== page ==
Failure of the reform of the Uruguayan education system

The victory of the centre-right National Party marks the end of 15 years of rule by the centre-left Broad Front coalition. But unlike other progressive governments of the pink tide era, the Broad Front leaves the government with poverty and inequality at historic lows, averting the wave of social unrest now sweeping the region. Unlike its neighbours, too, the coalition will not leave behind a legacy of systemic corruption or an economy doomed to endless crisis management – Uruguay has largely decoupled of its crisis-prone neighbour, Argentina.

The Broad Front’s defeat can be explained by the political exhaustion of “first generation” reforms, such as the reduction of poverty and inequality, having failed to convince voters that it could tackle complex “second generation” problems, such as crime or education. Indeed, the statistics are as clear as they are paradoxical: Uruguayans live in a more egalitarian country with rising crime levels and dismal school results.

In tackling first-generation issues, the Broad Front was one of the most successful governments in Latin American history. According to official statistics registered by the National Institute of Statistics of Uruguay, the country eradicated extreme poverty in the mid-2010s and overall poverty currently stands at 8%. Income inequality – measured by the GINI index – stood at 0.380 in 2017, closer to European levels than those reported for its regional neighbours. As of 2019, Uruguay also has the highest per capita income in the region at $17,000, thanks to the possibility of avoiding a recession since the early 2000s.

However, the last Broad Front administration (2015-2020) is responsible for a serious deterioration in other social indicators. First, high levels of unemployment and increase quickly underemployment. In September 2019, 9.5% of Uruguayans were considered unemployed. Second, crime in the country has clearly worsened. Since the Broad Front came to power in 2005, the number of cases of attacks increased by 227%, with 29,904 cases filed last year. Number of murders has also increased: in 2018, 414 people were murdered (countrywide), compared to 189 in 2005. Uruguay’s homicide rate now exceeds that of its peers Argentina and Chile.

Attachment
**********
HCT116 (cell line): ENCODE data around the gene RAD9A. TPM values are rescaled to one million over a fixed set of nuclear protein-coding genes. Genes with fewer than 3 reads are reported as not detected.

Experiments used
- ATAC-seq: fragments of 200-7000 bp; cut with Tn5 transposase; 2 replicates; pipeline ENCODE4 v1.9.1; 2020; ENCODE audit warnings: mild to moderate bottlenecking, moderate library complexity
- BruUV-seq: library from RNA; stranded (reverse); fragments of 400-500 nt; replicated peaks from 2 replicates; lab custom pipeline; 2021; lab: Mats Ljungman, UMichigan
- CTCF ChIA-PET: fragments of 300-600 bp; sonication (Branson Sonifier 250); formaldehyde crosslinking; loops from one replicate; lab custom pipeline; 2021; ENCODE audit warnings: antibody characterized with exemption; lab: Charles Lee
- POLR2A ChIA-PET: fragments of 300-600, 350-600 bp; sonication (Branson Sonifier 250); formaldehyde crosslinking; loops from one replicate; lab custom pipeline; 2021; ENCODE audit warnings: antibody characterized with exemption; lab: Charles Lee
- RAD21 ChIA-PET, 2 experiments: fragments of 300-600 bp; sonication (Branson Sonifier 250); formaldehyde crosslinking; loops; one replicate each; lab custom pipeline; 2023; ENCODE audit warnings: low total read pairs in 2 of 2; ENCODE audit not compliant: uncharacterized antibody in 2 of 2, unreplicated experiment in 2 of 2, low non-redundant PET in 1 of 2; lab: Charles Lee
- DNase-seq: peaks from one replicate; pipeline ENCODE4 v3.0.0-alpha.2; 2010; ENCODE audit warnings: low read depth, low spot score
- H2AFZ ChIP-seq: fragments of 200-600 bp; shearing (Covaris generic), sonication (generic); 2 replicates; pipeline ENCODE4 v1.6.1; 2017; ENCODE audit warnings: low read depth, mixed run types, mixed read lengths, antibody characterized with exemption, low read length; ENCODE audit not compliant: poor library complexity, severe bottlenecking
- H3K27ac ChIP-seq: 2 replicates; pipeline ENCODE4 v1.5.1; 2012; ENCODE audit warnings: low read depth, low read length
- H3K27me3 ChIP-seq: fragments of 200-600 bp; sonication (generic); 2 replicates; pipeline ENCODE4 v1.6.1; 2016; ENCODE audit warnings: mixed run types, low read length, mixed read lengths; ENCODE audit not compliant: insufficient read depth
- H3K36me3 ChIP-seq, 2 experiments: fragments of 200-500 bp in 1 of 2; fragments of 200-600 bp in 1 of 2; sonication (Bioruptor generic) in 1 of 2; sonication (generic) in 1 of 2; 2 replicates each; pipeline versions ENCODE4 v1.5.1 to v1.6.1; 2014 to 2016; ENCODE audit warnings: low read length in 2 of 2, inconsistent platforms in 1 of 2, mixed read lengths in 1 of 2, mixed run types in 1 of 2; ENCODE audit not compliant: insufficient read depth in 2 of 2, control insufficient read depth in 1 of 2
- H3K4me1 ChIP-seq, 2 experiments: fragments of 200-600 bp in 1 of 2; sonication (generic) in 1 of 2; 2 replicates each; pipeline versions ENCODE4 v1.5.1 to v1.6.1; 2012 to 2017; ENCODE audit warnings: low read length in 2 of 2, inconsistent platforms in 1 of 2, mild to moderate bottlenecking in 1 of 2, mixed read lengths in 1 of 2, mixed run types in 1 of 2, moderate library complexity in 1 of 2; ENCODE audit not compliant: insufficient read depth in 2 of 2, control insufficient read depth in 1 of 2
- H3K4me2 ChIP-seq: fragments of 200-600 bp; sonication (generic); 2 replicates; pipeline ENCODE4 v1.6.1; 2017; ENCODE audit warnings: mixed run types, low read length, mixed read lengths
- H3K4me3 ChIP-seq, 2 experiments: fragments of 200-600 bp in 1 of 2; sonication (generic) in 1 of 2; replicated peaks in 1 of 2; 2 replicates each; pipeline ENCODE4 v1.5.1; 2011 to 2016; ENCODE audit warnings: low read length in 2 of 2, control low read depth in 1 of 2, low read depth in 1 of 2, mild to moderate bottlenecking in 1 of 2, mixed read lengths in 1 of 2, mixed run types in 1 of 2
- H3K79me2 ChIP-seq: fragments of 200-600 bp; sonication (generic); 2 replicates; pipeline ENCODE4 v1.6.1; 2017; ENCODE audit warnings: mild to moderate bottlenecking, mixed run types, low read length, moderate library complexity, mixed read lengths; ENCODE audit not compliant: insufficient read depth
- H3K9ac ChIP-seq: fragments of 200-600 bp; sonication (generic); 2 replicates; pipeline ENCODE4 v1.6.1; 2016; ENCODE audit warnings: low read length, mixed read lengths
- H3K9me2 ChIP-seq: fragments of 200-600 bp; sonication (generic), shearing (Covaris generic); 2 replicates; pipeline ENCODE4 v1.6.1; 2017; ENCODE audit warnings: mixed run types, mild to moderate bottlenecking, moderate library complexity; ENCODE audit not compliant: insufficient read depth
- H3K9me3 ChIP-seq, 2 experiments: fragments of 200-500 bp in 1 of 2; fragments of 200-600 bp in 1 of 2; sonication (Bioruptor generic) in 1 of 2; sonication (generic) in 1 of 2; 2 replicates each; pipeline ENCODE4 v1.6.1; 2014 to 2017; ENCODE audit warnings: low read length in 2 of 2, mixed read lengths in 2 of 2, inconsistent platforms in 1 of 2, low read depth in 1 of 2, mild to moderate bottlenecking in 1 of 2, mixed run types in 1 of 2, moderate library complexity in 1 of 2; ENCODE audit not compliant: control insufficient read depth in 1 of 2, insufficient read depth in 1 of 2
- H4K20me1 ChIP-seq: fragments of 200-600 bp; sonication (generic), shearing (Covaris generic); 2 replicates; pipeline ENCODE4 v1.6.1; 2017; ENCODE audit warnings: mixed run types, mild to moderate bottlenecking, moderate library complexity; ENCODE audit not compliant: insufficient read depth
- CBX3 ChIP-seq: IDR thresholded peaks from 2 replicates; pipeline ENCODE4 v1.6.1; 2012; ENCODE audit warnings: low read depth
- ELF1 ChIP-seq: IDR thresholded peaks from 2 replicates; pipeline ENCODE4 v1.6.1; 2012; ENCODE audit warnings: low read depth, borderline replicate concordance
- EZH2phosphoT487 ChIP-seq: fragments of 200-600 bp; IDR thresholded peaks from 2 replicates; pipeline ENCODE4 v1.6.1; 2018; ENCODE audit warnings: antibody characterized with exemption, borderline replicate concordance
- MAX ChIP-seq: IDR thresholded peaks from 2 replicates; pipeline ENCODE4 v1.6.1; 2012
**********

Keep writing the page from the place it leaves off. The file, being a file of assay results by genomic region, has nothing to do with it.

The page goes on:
Crime and unemployment weakened Broad Front support among low-income voters. Head of Uruguayan polling firm FACTUM and longtime political analyst Oscar Bottinelli argue, the poor “have difficulty accessing or keeping formal work, have no structural way out of poverty and are the most affected by crime. All this added up leads to a considerable part [of this class] become disenchanted with the Broad Front.

The Broad Front’s Shortcomings in Academic Achievement

Although Broad Front policies have ensured that basic needs are met, the structural causes of poverty largely remain in place.

One area where the Broad Front failed the poor was education. The education level is key for social mobility, economic development, gender equity and social cohesion. For this reason, it is worrying that Latin America Medium Educational level shifts behind East Asian countries, such as China and Taiwan, and almost all developed countries in the Organization for Economic Co-operation and Development (OECD). Uruguay is a remarkable example of declining excellence in education.

Since 2000, the OECD has organized standardized tests for students around the world (PISA) assess the effectiveness of their country’s education systems. the PISA score is an assessment that measures the ability of 15-year-olds to use their reading, math and science skills to meet real-life challenges.

In the recently released PISA 2018 results, Uruguay lags behind. Although the country marks second in Latin America (behind Chile) in reading and science, and first in mathematics, it lags behind the OECD average and far behind behemoths like China and Singapore. Moreover, Uruguay’s scores have barely budged overtime. According to the report, “[Uruguay’s]… performance in all three subjects was close to the levels seen when it first participated in 2003 (or 2006 for science).

The results of the latest score can be interpreted as mixed or positive news. Although the gap in performance between the top and bottom performers has narrowed, this is the result of both improvement over the bottom performers and stagnation or even decline of the top performers.

Another measure that highlights the slowness of educational improvement in Uruguay is the World Bank Human Capital Index. According to the World Bank To analyse, “A child born in Uruguay today will be 60% more productive when they grow up than they could be if they had a full education and full health.” The data shows that although Uruguayans are expected to complete 11.8 years of schooling, this actually translates to only 8.4 learning-adjusted years of schooling.